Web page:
This would seem to be of enormous significance in assessing the economy, but I seem to be the only one who thinks so, and my credentials are unimpressive. Still, to evaluate the production and distribution of real goods in terms of fictional "money" seems very dangerous. The status of the automobile business is not measured by the number of cars manufactured and sold, but by the "bottom line," meaning a number representing nothing. You'd think there was a better way to measure than with an imaginary yardstick marked in non-defined units!
Consider employment. If you could create money, you could have as much or as little employment as you wanted. Create plenty (by lowering interest rates) and lots of people will be hired. Hike the rates, reducing borrowing, and the effect will be to increase unemployment. And your agent, the U.S. (Franklin Roosevelt remarked that "certain financial interests" owned the United States government since the days of Andrew Jackson) can always put people to work, digging ditches one day, and filling them in the next. Or, less obviously, sending rockets into space, or exploring ocean depths, etc.
Housing starts, likewise, can be boosted or lowered by juggling interest rates for home loans. To an economic tyro like myself, there seems almost to be a conspiracy in the housing market. What else do you buy that becomes more valuable as it deteriorates? Of course, the loss of buying power of the money means that the appreciation is largely illusory, but it still beats the gross loss of value of such other expensive items, such as automobiles. A clever friend of mine has suggested that, instead of waiting fifteen years for the value of your home to double, build it out of second hand materials to begin with, and attain instant appreciation! In any event, the magical appreciation of housing has lured millions to become homeowners, meaning that they are interest-payers.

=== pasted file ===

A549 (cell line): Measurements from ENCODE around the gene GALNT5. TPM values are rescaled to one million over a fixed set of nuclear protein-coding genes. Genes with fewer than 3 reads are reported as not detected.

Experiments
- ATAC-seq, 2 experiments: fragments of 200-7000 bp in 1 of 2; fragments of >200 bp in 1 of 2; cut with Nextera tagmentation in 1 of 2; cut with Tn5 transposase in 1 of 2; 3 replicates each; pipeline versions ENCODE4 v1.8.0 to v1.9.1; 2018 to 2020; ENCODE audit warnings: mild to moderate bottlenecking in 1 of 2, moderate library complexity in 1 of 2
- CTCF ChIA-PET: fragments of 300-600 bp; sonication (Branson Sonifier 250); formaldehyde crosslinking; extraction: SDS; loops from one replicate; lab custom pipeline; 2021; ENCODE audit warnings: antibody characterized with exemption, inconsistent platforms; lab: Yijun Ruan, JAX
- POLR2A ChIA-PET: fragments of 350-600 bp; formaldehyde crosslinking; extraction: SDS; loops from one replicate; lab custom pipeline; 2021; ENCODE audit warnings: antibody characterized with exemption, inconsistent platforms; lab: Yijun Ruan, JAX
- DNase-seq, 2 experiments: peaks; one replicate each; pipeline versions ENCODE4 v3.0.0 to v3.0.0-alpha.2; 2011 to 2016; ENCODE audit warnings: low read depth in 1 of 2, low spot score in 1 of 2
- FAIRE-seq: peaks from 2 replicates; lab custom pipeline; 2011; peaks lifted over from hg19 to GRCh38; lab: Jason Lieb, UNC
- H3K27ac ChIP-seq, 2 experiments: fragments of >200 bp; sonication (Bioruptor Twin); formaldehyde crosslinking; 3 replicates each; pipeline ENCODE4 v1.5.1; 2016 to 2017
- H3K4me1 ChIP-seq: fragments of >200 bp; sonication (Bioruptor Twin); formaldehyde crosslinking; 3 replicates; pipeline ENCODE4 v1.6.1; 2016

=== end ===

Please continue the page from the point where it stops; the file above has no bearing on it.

Wages are also an important statistic in evaluating the economy, and there is no reason why they can't keep going up. As long as the bankers can pump money into the economy at no cost to themselves, they can guarantee that prosperity, or what appears to be prosperity, has arrived. Workers with clout, such as those in unions, can obtain raises to more than compensate for the increasing prices wrought by inflation (i.e., an increasing money supply). Of course, those less fortunate, such as retirees on fixed incomes, will suffer, as their incomes remain static while prices increase; but they, too are organized, and the government will look after them, or promise to. Perhaps it would be cynical to suggest that the group with the most votes will enjoy the most prosperity, so I won't suggest it. (But I'm thinking it) Of course, taxes are not on buying power, which may be only standing pat, but "dollar" income, which is increasing, so the prosperity may well be a disappointment, except to the taxing agency. Husband and wife both work, and earn such large numbers, but it just isn't enough! Is there an economic indicator that depicts the number of two wage-earner families? Even as they struggle to keep up, however, the couple will likely declare that they're making plenty of money! And, don't forget, the economy is strong! Everybody knows that!